As investment managers address issues of domicile, administration, and distribution, they must take into consideration the nuances of national pride and custom that still exist. ‘Pan-European’ denotes regional instead of country, yet investors still hold onto their national interests and have their investment policies set, to a certain degree, by their country of origin. Investment managers must stay attuned to issues of national pride and cultural orientation, and understand how their back-office decisions will be interpreted as the fund is distributed to market.
So where does this leave the investment manager as they make administrative decisions? It brings them to the second set of challenges in running a cross-border fund: the practical issues.
The very word ‘administrative’ seems to make people cringe, and the reality of pan-European administrative challenges does not do much to change that reaction.
The pan-European competitive landscape is heating up, and the demand for commingled products surpasses supply. Offshore centres have certainly capitalised on this open niche, and are approaching their zenith as a solid option for cross-border funds. Even though the choice of offshore location may still be dependent on national ties, offshore centres do ‘homogenise’ the product to appeal to a wider range of investors. On top of their broad appeal, offshore vehicles may offer tax advantages, without the peculiarities of some of the other products developed to meet this unique product gap.
To be a player in the offshore, pan-European boom, investment houses are increasing their investment in product development and technology. To redefine their product offerings in the new Europe, investment managers have been spending a lot of resources to re-build their business infrastructure to support pan-European growth.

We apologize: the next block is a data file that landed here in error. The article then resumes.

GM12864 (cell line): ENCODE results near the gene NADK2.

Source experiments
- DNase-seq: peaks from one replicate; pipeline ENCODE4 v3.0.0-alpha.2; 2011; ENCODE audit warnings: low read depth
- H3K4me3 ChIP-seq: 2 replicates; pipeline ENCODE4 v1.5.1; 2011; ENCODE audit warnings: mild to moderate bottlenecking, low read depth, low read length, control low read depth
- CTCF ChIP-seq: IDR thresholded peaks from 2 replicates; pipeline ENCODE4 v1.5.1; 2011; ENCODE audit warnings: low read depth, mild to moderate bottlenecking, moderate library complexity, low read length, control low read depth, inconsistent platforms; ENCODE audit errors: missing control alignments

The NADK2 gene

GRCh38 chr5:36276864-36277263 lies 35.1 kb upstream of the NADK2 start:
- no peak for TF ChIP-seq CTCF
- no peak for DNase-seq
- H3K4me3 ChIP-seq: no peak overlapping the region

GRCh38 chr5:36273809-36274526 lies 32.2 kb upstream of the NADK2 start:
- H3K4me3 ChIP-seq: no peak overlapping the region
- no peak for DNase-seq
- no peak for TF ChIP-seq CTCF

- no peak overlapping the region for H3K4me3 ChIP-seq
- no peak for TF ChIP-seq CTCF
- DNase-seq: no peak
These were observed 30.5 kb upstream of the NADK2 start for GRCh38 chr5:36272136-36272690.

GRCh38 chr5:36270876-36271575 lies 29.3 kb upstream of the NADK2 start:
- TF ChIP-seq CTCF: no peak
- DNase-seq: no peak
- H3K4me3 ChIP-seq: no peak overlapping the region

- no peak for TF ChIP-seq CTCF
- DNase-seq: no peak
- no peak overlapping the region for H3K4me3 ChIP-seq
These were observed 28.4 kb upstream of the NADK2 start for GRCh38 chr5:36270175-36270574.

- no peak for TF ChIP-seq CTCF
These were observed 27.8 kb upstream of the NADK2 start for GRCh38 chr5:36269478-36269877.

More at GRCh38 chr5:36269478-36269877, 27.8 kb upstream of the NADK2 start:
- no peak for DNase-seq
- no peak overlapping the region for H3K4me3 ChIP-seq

To support a true pan-European collective investment scheme, managers need to tackle the fund, accounting and tax laws of each country – not a simple undertaking.
To be profitable and realise some economies of scale, the manager really needs to build an infrastructure that efficiently supports these country-by-country differences, as well as extend their reach and marketing abilities firmly into each market. Technology is a key to this industry, but costly for the pan-European manager as they need to retain a measure of business relevance. In this case, that means going beyond being prepared for Y2k, but being ready to enter the ‘e-commerce’ phase. What better way to deliver investment choice, customer service and shareholder services across countries than via the internet with access growing exponentially.
Investment managers and other financial services providers, who truly are dedicated to the cross-border European market, are already heavily immersed in their ‘e-commerce’ strategies with some governments already introducing draft legislation. The further growth and harmonisation of EMU can only stimulate further growth and facilitate the administration of these collective fund types.
Change begets more change, and as greater opportunities and needs arise, we can expect to see the revolutionary reaction running through the investment markets of Europe today, pushing through change, overcoming old hurdles and increasing choice way past the year 2000.
Lucille Knapp is with corporate and institutional services at Northern Trust in London